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Laughing Wild

Full Length, Comedy
1 man, 1 woman
Total Cast: 2, Flexible Set
ISBN-13: 978-0-8222-1528-8

MIN. PERFORMANCE FEE: $105 per performance.
THE STORY: In the first section of the play, a Woman enters and embarks on an increasingly frenetic (and funny) recital of the perils and frustrations of daily life in urban America—waiting in line, rude taxi drivers, inane talk shows, and the selfish people who block the aisles in supermarkets. In particular, she is incensed by a man who prevented her from buying a can of tuna fish by standing in her way—and whom she attacked in a fit of pique.

In the second monologue ("Seeking Wild") the Man appears, and while the subjects on which he expounds (nuclear waste, the rigidity of the Catholic Church, particularly in sexual matters, the threat of AIDS) may be broader in context, he also dwells on an incident in a supermarket, when a strange woman hit him over the head in the tuna fish aisle.

In the final portion of the play ("Dreaming Wild") the two protagonists meet at last and reenact the supermarket incident via six varying interpretations; tell us more fully of their overlapping dreams; and then launch into an explosively funny parody of a talk show. In the end the two find an accommodation of sorts as they come together at the Harmonic Convergence in Central Park—both still hoping to instill a sense of optimism and purpose in their lives, but both still skeptical that they will succeed in doing so.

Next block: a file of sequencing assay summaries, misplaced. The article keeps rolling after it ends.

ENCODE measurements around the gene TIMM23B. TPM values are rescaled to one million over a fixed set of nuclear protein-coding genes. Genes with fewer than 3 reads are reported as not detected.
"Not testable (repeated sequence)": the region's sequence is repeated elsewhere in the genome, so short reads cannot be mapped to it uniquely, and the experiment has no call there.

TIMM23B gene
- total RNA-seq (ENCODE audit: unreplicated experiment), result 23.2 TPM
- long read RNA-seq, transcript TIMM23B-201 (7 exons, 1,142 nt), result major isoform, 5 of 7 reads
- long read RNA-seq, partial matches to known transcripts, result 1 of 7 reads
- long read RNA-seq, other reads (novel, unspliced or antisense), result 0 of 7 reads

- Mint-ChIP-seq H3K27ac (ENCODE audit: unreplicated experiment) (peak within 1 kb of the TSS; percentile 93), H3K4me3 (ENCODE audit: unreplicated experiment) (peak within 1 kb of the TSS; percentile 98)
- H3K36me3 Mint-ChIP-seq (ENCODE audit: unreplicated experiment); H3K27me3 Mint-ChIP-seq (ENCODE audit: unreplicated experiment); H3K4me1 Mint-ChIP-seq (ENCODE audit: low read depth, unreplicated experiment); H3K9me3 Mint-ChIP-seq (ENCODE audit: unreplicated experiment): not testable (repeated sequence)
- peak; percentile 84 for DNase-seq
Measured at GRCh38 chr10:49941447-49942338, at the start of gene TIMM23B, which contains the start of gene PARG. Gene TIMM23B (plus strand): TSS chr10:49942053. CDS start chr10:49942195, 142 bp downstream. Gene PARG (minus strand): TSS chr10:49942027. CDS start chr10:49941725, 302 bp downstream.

A provocative, inventive, and very funny study of the perils of modern life in urban America. Unique in form, the play consists of two monologues (one for each performer) plus an hilarious playlet which brings the two together and explores more fully the converging dreams and themes set forth in their solo expositions.

“Mr. Durang is one of the funniest men in the world, able to make the audience laugh out loud time and time again, taking us by surprise with his one-of-a-kind jokes and relentless bitter satire.” —The New Yorker.

“At their liveliest, the monologues offer splenetic laughter, imaginatively induced.” —The New York Times.

“The laughs just keep rolling in LAUGHING WILD.” —Variety.